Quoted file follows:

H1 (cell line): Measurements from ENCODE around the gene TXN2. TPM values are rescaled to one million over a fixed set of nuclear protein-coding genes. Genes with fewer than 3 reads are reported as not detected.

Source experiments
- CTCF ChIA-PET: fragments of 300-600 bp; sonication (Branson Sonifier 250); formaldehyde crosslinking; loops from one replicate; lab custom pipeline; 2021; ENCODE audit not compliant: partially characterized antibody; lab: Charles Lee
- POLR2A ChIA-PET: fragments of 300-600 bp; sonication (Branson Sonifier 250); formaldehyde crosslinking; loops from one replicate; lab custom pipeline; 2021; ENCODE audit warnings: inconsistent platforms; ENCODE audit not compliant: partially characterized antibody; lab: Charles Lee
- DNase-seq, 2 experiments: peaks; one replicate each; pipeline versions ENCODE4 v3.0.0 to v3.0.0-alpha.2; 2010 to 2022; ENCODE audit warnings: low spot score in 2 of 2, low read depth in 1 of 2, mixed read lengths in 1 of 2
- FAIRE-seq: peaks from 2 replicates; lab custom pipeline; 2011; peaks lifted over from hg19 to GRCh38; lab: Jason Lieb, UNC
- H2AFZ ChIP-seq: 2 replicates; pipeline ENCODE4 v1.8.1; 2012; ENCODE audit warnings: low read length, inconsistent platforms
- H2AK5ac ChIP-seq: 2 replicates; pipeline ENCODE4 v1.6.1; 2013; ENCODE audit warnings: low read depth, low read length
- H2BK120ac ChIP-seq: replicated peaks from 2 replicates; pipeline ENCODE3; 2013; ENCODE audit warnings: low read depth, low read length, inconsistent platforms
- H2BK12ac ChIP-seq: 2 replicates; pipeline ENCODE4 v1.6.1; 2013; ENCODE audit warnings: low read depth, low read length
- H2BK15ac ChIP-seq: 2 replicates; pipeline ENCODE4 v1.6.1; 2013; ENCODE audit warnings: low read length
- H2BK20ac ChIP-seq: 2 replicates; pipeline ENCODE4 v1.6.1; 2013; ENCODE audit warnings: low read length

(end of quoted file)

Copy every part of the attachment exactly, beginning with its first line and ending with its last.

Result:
H1 (cell line): Measurements from ENCODE around the gene TXN2. TPM values are rescaled to one million over a fixed set of nuclear protein-coding genes. Genes with fewer than 3 reads are reported as not detected.

Source experiments
- CTCF ChIA-PET: fragments of 300-600 bp; sonication (Branson Sonifier 250); formaldehyde crosslinking; loops from one replicate; lab custom pipeline; 2021; ENCODE audit not compliant: partially characterized antibody; lab: Charles Lee
- POLR2A ChIA-PET: fragments of 300-600 bp; sonication (Branson Sonifier 250); formaldehyde crosslinking; loops from one replicate; lab custom pipeline; 2021; ENCODE audit warnings: inconsistent platforms; ENCODE audit not compliant: partially characterized antibody; lab: Charles Lee
- DNase-seq, 2 experiments: peaks; one replicate each; pipeline versions ENCODE4 v3.0.0 to v3.0.0-alpha.2; 2010 to 2022; ENCODE audit warnings: low spot score in 2 of 2, low read depth in 1 of 2, mixed read lengths in 1 of 2
- FAIRE-seq: peaks from 2 replicates; lab custom pipeline; 2011; peaks lifted over from hg19 to GRCh38; lab: Jason Lieb, UNC
- H2AFZ ChIP-seq: 2 replicates; pipeline ENCODE4 v1.8.1; 2012; ENCODE audit warnings: low read length, inconsistent platforms
- H2AK5ac ChIP-seq: 2 replicates; pipeline ENCODE4 v1.6.1; 2013; ENCODE audit warnings: low read depth, low read length
- H2BK120ac ChIP-seq: replicated peaks from 2 replicates; pipeline ENCODE3; 2013; ENCODE audit warnings: low read depth, low read length, inconsistent platforms
- H2BK12ac ChIP-seq: 2 replicates; pipeline ENCODE4 v1.6.1; 2013; ENCODE audit warnings: low read depth, low read length
- H2BK15ac ChIP-seq: 2 replicates; pipeline ENCODE4 v1.6.1; 2013; ENCODE audit warnings: low read length
- H2BK20ac ChIP-seq: 2 replicates; pipeline ENCODE4 v1.6.1; 2013; ENCODE audit warnings: low read length